Narrative Power

“You become a number, you become invisible, you become less than human….we as the experts, the individuals who have lived experience, need to begin those conversations and tell our story in a way that brings support but also creates the visual so that you see me and not what you want to see but what I bring to you…we are powerful and strong women, and we have a voice, and society creates barriers to keep us from raising our voice but we are stronger than that, we are more resilient than that.”

Transforming our criminal legal system requires changing laws and policies, shifting power, and reshaping culture and the dehumanizing narratives that the system relies on. We believe that transformation also requires going beyond just changing narratives – it requires changing who has the power to create and control those narratives in the first place.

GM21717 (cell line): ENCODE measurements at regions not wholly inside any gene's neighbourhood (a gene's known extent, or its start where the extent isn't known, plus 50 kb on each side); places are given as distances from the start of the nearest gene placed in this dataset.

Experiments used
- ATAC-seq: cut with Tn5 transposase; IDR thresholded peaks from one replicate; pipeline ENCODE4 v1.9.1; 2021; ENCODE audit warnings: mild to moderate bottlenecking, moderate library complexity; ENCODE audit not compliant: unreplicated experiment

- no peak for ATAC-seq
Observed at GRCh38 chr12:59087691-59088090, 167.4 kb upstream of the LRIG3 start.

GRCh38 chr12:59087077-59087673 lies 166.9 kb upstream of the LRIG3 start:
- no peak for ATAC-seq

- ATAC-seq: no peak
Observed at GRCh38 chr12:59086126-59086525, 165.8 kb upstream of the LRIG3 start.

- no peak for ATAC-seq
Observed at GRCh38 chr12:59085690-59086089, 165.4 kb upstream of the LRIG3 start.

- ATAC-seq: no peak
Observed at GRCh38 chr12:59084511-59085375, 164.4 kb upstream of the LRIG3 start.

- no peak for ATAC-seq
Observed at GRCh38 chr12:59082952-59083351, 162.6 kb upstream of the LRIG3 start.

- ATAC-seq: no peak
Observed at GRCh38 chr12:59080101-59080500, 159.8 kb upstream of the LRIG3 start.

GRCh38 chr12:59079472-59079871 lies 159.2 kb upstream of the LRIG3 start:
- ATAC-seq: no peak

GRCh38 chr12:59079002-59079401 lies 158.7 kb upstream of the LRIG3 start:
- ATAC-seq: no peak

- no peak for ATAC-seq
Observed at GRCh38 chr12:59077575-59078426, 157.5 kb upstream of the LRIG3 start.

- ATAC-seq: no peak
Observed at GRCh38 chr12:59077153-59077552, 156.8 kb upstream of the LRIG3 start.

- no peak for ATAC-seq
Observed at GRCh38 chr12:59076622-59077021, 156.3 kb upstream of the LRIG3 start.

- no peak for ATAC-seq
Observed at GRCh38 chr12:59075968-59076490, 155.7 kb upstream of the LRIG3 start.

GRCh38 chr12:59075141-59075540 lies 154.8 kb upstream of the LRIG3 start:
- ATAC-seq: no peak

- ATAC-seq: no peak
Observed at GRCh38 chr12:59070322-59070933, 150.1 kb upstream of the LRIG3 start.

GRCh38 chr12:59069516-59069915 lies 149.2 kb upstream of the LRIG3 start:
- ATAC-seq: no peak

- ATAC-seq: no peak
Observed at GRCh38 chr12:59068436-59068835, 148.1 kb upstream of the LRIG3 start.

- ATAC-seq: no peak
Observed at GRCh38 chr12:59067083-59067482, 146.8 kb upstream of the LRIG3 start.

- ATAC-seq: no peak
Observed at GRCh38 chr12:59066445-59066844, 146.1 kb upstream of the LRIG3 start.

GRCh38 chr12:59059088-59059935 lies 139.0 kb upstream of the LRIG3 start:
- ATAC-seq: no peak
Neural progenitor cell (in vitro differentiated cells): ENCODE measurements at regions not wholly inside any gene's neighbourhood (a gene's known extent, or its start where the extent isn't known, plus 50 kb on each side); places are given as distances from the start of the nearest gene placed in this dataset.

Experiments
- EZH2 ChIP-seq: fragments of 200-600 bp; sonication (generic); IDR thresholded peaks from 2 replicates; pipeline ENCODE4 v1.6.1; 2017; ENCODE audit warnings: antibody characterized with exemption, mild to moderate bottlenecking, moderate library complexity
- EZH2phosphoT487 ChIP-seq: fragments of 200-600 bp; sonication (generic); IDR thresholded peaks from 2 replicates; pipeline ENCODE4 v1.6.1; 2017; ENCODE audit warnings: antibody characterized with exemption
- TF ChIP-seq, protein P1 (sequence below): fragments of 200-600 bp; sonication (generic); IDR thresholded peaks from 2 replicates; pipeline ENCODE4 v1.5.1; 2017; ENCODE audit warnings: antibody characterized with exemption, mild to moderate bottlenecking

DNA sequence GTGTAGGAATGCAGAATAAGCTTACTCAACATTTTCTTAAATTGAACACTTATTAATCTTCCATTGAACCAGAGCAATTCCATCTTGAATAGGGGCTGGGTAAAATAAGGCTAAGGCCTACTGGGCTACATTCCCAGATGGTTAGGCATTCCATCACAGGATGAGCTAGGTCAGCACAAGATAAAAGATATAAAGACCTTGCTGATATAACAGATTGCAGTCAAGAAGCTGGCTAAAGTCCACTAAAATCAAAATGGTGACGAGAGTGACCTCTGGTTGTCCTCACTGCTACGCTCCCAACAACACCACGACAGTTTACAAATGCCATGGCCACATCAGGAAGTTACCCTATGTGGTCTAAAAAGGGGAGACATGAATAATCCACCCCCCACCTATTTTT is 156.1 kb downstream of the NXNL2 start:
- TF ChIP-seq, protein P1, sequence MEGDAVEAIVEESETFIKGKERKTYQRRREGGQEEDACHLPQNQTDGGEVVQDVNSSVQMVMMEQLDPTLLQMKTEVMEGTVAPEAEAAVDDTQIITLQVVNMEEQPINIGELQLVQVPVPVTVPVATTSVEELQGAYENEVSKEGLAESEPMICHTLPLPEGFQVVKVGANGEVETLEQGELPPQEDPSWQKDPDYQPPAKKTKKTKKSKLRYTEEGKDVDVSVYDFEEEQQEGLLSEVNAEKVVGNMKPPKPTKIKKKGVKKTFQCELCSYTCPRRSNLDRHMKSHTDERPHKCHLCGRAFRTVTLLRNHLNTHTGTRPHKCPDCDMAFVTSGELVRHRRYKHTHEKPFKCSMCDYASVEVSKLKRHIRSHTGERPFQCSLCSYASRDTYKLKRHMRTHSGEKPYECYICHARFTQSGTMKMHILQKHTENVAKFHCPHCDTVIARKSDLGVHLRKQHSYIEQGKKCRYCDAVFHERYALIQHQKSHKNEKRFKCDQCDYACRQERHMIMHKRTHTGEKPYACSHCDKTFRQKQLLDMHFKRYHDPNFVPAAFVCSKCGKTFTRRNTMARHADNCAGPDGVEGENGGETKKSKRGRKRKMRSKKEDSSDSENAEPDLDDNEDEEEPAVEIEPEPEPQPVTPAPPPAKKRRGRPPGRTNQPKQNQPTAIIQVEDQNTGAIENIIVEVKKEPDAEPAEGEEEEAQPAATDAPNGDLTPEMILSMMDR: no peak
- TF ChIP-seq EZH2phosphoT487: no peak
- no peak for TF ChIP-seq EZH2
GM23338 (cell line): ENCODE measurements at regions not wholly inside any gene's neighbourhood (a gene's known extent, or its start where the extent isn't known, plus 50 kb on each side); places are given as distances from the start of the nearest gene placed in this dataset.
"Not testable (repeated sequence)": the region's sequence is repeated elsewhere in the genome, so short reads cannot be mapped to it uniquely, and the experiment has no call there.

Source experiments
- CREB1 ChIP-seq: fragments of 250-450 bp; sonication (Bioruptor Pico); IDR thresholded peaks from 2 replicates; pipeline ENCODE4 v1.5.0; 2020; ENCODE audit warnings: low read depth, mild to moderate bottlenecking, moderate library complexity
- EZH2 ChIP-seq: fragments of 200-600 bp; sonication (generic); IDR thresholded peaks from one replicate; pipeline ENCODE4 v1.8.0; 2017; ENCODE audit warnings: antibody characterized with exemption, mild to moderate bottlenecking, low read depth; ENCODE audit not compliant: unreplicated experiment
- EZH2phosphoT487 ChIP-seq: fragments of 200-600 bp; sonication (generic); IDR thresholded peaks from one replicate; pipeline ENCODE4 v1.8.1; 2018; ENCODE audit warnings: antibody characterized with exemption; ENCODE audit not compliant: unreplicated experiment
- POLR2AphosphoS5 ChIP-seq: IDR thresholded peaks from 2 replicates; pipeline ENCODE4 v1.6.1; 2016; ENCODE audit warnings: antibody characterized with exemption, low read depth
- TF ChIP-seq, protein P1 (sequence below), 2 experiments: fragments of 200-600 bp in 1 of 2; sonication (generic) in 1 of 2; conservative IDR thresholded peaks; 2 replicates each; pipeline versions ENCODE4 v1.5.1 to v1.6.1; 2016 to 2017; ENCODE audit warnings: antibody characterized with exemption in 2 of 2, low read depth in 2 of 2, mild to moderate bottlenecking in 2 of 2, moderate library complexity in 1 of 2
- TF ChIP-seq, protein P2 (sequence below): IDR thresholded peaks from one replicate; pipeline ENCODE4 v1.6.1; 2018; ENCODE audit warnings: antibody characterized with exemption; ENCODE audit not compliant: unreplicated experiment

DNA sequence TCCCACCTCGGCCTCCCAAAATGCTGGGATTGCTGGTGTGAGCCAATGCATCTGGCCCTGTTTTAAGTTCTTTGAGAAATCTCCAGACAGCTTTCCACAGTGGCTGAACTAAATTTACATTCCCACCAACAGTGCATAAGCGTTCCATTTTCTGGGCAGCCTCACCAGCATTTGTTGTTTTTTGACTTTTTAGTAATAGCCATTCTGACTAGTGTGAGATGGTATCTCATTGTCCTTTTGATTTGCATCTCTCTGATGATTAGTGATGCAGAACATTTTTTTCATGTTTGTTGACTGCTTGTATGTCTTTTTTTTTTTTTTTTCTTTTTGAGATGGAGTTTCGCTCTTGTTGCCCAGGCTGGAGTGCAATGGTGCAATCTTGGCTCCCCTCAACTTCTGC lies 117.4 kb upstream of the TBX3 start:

We call this narrative power, and we define it as the power to:

  1.  Shape narratives about a specific issue and a larger worldview, particularly through engaging your lived experience
  2.  Define your own narrative and control all decisions about it, including when, how, and by whom it is shared
  3.  Carry out narrative work in ways that are healing, transformative, and deeply connected to community

These elements make narrative power different than narrative advocacy, which usually means using your story to advocate for a particular issue.

For more on the critical importance of narrative, read “The Resilience of the Written Off: Women in Prison as Women of Change” by Kathy Boudin (posted with permission from the Women’s Rights Law Reporter and the author).

Artist/activist Shea Diamond preparing for an interview with SELF magazine (May 2017)